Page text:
Cremation and natural burials are both touted as eco-friendly methods of laying the departed to rest, but which of the two is the more environmentally-sound choice?
Both have their drawbacks regarding eco-friendliness, for example mercury is emitted during cremations when fillings are burned and natural burials occupy precious land space, but then again, both have benefits for the environment also.
Chances are you’re more familiar with cremations than natural burials because they’ve long been a popular choice as a means of disposing of one’s earthly remains in a dignified manner by reducing the bodies of the departed to calcified bones to be pulverised into ashes and stored in urns.
The process of cremating a body is anything but simple and involves high temperatures – up to 2,000 degrees Fahrenheit/1,093 degrees Celsius – and in the process releases around 600 pounds of carbon dioxide in addition to mercury emissions.
Also known as ‘green burials’, natural burials are a popular choice amongst environmentally-conscious individuals looking to minimise the impact their departure from the world has on the environment.
Natural burials comprise many shades of green. At one end of the ‘green spectrum’ are burials involving an unembalmed body being wrapped in a shroud that biodegrades along with the body over time in a plot in an unmarked grave where it will result in minimal impact upon the environment, whilst at the other end of the green spectrum can be found burials involving bodies placed in bio-degradable coffins and buried in modestly marked graves.
Weighing up the pros and cons
In addition to your personal beliefs about what should happen to the human body after people depart this world, including yourself naturally, if you’re to decide which is the better option, cremation or natural burials, you’ll need to weigh up the pros and cons.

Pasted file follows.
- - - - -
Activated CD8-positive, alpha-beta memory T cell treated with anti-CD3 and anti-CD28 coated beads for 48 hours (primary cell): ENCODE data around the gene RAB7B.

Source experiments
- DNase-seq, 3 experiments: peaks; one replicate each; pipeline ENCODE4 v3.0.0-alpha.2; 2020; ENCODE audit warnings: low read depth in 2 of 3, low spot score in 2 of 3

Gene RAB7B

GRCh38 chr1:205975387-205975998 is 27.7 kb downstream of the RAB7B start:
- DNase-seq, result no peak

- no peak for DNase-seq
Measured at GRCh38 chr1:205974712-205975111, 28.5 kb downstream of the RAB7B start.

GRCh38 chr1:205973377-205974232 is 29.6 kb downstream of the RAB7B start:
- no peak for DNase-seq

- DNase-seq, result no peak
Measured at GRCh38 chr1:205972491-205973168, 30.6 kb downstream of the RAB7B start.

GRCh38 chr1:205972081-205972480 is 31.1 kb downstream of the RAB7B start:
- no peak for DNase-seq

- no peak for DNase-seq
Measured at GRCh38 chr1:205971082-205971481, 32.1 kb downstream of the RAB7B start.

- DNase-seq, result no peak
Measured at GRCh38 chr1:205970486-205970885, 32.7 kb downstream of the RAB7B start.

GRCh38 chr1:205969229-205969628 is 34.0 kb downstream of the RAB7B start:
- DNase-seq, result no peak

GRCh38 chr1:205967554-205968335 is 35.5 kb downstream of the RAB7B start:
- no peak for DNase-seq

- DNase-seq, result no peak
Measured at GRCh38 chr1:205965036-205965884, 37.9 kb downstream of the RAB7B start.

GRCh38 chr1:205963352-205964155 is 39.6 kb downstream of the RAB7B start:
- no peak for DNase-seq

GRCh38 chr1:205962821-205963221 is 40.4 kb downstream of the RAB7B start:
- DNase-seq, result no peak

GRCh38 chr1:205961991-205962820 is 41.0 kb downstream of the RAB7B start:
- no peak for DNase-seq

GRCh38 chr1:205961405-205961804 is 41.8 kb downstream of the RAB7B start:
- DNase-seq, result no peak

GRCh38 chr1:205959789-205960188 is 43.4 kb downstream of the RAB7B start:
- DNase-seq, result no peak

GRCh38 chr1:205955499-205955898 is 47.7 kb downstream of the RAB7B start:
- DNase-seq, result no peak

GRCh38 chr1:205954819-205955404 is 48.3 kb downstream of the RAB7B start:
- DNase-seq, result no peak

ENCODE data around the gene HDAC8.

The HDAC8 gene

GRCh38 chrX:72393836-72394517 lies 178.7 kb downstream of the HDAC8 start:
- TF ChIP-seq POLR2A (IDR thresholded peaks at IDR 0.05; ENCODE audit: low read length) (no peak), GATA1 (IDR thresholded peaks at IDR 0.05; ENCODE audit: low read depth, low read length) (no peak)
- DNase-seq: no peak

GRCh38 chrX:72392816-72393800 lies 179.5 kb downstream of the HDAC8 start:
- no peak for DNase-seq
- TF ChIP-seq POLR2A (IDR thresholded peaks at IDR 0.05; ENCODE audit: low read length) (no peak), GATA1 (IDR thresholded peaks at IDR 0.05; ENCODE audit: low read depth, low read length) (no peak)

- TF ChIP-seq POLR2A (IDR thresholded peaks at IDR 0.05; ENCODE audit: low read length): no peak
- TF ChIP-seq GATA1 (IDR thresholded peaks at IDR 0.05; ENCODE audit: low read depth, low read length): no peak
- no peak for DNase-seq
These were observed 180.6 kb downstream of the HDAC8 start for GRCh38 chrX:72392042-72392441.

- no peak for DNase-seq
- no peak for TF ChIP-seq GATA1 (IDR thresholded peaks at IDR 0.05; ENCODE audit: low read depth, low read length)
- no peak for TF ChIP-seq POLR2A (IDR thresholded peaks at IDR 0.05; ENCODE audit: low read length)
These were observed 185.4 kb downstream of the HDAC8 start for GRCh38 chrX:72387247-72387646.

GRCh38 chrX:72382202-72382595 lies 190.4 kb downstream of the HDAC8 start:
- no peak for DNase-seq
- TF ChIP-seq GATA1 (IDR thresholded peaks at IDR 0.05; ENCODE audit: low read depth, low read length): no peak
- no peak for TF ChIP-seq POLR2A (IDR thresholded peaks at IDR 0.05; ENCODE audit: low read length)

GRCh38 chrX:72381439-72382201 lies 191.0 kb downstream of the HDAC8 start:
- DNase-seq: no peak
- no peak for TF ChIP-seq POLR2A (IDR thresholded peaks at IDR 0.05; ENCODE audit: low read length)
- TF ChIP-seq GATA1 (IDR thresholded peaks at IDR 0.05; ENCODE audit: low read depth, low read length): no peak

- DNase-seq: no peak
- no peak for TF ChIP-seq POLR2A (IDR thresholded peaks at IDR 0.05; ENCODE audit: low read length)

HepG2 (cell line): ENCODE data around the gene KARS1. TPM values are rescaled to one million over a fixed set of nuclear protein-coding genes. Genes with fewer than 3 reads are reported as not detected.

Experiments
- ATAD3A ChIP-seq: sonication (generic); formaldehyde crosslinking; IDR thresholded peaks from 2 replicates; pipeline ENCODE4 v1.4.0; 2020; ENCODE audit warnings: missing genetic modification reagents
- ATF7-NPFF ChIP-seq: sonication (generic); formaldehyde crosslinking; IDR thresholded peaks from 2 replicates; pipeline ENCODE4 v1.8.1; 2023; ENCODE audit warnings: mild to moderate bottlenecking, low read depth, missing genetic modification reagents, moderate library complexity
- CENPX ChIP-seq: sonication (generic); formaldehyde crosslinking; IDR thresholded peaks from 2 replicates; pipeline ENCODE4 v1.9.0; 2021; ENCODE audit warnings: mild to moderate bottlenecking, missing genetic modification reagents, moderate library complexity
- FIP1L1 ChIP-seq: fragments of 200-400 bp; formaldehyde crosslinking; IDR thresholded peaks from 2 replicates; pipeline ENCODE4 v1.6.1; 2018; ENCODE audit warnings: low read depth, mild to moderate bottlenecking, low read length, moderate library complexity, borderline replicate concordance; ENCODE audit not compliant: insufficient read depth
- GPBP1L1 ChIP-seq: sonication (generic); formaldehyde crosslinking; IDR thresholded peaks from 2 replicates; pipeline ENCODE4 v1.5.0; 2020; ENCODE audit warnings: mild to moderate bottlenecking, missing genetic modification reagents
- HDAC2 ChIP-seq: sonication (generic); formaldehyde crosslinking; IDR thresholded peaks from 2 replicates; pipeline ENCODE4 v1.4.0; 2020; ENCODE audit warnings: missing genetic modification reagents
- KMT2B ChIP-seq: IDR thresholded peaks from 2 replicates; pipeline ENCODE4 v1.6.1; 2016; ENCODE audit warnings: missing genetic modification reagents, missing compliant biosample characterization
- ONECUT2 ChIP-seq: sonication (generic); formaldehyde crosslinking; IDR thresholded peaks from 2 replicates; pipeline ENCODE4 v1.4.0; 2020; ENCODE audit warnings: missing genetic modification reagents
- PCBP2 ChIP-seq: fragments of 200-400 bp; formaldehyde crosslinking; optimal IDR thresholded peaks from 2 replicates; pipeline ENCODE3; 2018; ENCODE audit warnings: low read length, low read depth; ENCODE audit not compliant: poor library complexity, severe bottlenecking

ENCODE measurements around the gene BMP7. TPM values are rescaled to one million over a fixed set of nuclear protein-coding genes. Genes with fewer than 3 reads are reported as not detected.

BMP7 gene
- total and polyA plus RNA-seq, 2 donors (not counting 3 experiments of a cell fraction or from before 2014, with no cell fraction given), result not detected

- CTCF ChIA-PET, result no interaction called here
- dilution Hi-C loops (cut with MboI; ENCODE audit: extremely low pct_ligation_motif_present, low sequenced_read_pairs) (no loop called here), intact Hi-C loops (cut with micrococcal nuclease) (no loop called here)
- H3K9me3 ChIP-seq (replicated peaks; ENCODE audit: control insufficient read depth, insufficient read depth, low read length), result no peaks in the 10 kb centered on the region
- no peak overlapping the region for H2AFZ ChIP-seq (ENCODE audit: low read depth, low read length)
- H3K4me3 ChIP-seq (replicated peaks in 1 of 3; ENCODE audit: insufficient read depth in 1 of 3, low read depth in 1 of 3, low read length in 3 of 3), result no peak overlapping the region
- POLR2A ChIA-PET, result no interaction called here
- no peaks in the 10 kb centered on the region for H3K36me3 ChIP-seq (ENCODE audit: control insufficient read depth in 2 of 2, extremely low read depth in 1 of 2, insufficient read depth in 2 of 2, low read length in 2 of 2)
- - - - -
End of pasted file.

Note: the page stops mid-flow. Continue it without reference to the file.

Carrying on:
The benefits of cremations and natural burials
- Cremations save precious land space
- Natural burials can help to preserve woodland
- Cremations prevent toxins entering the soil and water sources
- Natural burials don’t require maintenance
- Urns used to store the remains use less materials than coffins
- Natural burials recycle the bodies laid to rest
The disadvantages of cremations and natural burials
- Natural burials still occupy precious land space
- Cremations release harmful emissions
- Toxins can leak from naturally buried bodies into the soil and water supply
- Cremations require the use of non-renewable fossil fuels like gas
Whilst there are both pros and cons to cremations and natural burials, there are always developments taking place that have the propensity to enhance their eco-friendly qualities, for example resomation, which is like a cremation without the use of heat, and woodland burial grounds that aren’t located near underground water sources.
Until the pollutant effects of natural burials on underground water supplies are fully understood, as is the case with the positive benefits of ‘green cremations’ which use lower heat and eco-friendly urns, those putting into writing their wishes for those who’ll be organising their funerals when their time has come to depart this world are encouraged to go with whichever they deem to be the best choice, both for themselves and for the environment.
Additionally, they might also like to consider their other options, as it would seem that the green spectrum is forever expanding to comprise more shades of green.
Yes, the name sounds horrifying and there will surely be a better name given to it soon, though this is actually a very green method of returning the bodies of the departed to the earth and involves turning the body into soil and planting a tree in it.
The body of the departed is frozen in liquid nitrogen, exposed to a light vibration that disintegrates it into an environmentally-friendly powder and a vacuum chamber takes care of any mercury, metal or water that remains.
This green method uses alkali, pressure and water to decompose the body without the use of heat.
These methods, along other alternatives to traditional burials, are fast increasing in popularity and should be considered, along with cremation and natural burials, as a means of reverently disposing of your earthly remains when you depart the world.
Author: Jorge Jaeger is a writer who works freelance for GreenAcres Woodland Burials, a company dedicated to helping those who are organising funerals and burials at woodland sites. They have many burial parks to choose from.